Yuvaneet: CNNs and GNNs have reasonable exclusivity regarding the problems they deal with.
Let’s take an example of a picture of a map. A CNN can be used to mark a railway station and trains/track that connects a station; it can also detect lakes, mountains, and forests on the way. This is done through object detection and segmentation. I will use GNNs on top of CNN’s outcome to see how stations (nodes) and track traffic (edges) behave. GNNs can predict congestion at any given railway station or estimate delays for a given train.
CNNs have been in existence for a longer time and have advantages in terms of performance and speed, while GNNs being newer algorithms, open new doors. GNNs use convolution operations inspired by CNNs (called Graph Convolution Networks) and other established methods like batch normalisation and dropouts, which helps with the effective training of GNNs network. They have distinct use cases. I don’t see them competing, but we can get more value by employing them on suitable datasets and problem statements.
AIM: A lot of computing is required to adopt GNNs on a large scale, making them harder to train. How do you tackle that?
Yuvaneet: Scaling in Graph’s context means two things. First is the ability to learn from the large network; second is computational complexity (time and memory).
The challenge with graphs is that they’re not as quickly interpretable as some other datasets, like images or tabular data. However, we can design our Graph network with specific tasks in mind to solve large-scale issues. This includes a definition of nodes, edges and a selection of features with respect to the problem being solved.
It is equally important to understand graphs through summarization. We are developing tools to better summarise Graph datasets, for example, the distribution of neighbours and edges and feature curation techniques. Additionally, we employ dimensionality reduction techniques by leveraging embeddings for nodes and edges.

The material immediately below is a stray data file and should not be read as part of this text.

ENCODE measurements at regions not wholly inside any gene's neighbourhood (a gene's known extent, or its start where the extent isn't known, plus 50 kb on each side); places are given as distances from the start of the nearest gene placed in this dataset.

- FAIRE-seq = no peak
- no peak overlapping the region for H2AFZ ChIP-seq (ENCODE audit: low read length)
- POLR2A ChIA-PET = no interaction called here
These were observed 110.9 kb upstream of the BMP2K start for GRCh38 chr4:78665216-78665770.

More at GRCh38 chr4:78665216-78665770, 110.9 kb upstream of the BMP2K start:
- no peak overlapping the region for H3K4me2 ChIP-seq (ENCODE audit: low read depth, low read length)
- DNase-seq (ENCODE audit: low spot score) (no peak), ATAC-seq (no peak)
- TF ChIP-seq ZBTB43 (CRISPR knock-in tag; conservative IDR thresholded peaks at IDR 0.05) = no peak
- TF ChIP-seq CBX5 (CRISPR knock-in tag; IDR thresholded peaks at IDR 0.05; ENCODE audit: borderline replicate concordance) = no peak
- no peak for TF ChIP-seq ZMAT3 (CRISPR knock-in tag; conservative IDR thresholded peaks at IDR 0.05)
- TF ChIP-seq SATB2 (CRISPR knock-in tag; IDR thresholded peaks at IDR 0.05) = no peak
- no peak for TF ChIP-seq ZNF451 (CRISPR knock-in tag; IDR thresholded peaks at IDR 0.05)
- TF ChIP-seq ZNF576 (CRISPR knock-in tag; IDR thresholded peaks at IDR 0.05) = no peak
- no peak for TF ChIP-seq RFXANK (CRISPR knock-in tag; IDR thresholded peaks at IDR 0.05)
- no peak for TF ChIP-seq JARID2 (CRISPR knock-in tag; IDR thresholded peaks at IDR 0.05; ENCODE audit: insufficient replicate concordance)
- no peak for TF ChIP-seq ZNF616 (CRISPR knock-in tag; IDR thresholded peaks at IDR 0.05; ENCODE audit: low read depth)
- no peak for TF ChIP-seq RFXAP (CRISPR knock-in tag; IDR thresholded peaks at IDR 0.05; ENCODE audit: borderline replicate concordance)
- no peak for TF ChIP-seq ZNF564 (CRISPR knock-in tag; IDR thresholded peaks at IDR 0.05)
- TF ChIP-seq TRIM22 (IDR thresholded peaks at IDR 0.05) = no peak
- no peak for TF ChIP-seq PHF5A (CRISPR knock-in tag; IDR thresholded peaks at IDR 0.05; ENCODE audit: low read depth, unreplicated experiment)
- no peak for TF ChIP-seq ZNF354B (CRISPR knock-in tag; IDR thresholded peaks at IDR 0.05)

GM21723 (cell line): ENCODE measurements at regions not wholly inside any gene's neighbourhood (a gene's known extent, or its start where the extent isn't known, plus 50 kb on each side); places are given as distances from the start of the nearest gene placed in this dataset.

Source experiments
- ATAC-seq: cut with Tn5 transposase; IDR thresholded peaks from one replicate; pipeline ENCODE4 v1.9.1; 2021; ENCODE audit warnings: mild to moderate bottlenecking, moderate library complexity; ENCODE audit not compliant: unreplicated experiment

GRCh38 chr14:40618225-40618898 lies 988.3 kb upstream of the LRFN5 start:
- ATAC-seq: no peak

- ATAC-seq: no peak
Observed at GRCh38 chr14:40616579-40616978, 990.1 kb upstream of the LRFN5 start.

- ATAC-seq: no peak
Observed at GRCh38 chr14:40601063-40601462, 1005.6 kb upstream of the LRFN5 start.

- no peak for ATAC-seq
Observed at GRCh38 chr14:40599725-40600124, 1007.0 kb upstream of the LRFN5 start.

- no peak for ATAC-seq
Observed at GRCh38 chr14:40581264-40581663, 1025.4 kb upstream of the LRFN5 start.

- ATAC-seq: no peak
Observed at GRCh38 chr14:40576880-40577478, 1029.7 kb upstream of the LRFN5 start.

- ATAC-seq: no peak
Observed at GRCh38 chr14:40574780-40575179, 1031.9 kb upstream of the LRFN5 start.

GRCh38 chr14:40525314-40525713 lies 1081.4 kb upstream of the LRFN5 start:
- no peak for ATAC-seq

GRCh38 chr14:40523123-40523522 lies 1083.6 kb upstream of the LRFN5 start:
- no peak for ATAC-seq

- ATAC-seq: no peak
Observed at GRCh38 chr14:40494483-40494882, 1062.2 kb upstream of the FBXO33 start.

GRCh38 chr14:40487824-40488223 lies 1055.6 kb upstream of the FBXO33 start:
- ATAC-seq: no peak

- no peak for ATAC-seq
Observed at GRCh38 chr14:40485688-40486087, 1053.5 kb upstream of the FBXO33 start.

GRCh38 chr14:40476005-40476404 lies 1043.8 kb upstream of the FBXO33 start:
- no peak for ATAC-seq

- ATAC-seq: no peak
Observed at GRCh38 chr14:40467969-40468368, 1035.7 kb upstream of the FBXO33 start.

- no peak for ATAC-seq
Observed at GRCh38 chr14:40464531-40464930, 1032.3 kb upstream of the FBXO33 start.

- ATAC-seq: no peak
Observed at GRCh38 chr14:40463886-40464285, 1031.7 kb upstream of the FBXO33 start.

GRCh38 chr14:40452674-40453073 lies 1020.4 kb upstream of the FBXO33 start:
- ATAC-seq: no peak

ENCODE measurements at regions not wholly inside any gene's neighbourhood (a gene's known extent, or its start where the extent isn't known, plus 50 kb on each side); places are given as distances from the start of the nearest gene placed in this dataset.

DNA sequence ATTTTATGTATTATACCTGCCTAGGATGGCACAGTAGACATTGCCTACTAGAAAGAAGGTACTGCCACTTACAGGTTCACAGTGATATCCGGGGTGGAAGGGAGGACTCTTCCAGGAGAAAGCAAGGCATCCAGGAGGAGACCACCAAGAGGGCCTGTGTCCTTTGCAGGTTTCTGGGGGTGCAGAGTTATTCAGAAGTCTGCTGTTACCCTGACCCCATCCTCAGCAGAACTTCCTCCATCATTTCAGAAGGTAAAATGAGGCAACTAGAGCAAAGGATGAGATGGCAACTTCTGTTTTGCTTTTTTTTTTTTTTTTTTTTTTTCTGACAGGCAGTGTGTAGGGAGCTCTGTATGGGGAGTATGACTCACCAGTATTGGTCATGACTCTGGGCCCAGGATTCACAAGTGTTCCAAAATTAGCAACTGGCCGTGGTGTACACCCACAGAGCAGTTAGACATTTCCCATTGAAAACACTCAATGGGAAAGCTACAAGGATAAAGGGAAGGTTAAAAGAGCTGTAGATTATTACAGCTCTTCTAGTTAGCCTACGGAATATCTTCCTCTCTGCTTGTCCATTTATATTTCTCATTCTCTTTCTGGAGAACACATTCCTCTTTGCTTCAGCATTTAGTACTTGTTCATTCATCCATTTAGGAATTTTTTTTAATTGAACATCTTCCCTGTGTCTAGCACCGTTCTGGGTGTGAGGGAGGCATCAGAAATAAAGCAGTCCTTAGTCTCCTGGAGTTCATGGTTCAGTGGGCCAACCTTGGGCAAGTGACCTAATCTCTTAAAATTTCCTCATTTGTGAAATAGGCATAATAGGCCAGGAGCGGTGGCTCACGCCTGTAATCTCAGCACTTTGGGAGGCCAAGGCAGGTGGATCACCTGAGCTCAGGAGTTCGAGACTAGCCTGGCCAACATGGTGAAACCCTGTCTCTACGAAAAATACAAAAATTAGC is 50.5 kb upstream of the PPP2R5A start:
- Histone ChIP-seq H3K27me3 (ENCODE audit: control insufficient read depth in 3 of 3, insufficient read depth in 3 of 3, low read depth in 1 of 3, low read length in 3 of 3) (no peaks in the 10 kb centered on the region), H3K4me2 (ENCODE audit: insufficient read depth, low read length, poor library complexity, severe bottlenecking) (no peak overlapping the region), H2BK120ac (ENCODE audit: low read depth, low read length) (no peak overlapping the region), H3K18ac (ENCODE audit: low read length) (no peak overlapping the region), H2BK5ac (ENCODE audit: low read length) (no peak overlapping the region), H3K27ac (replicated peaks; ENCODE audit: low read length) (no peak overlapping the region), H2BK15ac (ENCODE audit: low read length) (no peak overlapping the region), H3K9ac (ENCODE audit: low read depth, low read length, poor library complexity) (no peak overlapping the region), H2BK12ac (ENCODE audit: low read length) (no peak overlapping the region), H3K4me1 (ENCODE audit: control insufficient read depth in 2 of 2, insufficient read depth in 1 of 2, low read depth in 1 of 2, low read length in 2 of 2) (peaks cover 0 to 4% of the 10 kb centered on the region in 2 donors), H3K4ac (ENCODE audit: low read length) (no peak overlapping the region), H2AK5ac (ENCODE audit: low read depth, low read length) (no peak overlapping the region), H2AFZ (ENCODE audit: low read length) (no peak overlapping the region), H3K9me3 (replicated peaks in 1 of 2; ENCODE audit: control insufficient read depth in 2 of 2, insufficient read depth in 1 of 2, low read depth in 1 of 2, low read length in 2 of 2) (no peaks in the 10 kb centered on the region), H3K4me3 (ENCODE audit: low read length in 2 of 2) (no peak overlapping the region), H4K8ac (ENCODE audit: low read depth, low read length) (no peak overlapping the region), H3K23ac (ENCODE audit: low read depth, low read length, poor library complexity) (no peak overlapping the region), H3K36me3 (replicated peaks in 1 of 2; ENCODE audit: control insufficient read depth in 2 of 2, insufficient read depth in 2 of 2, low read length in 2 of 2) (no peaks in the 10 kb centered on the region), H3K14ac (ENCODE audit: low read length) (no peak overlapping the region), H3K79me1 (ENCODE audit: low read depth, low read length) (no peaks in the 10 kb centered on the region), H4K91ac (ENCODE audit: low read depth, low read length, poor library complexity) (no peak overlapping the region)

While training GNNs, we can use batch normalisation, dropouts, sampling, faster activations like ReLU, historical node embedding, pre-computation of feature aggregation, selective use of CPU and GPUs, and convolution-based architectures for faster and better performance.
In future, we anticipate improvement by leveraging the sparse nature of Graphs.
AIM: What is the oft-discussed over-smoothing problem with GNNs?
Yuvaneet: We learn a node’s representation through the propagation of information. This information travels from neighbouring nodes. As the network gets deeper, node representation tends to get similar; this is called smoothing. However, if overdone, it starts harming our objective, and we call it over-smoothing.
For example, imagine a node represented through some embedding. Such embeddings are randomly initialised and iteratively updated based on information from neighbouring nodes and edges. When the network is shallow, embedding updates are localised, and when it is deeper, embeddings cover a larger span. However, in practice, we observe all nodes tend to have the same embedding (entire graph in their span), thus losing discriminatory power and rendering them ineffective for the classification task.
The first step to mitigate over-smoothing is understanding the issue by quantification through measures like the information-to-signal ratio using metrics such as MADGap. The next step is to use sampling, regularisation, normalisation, or techniques like residual links with identity weights.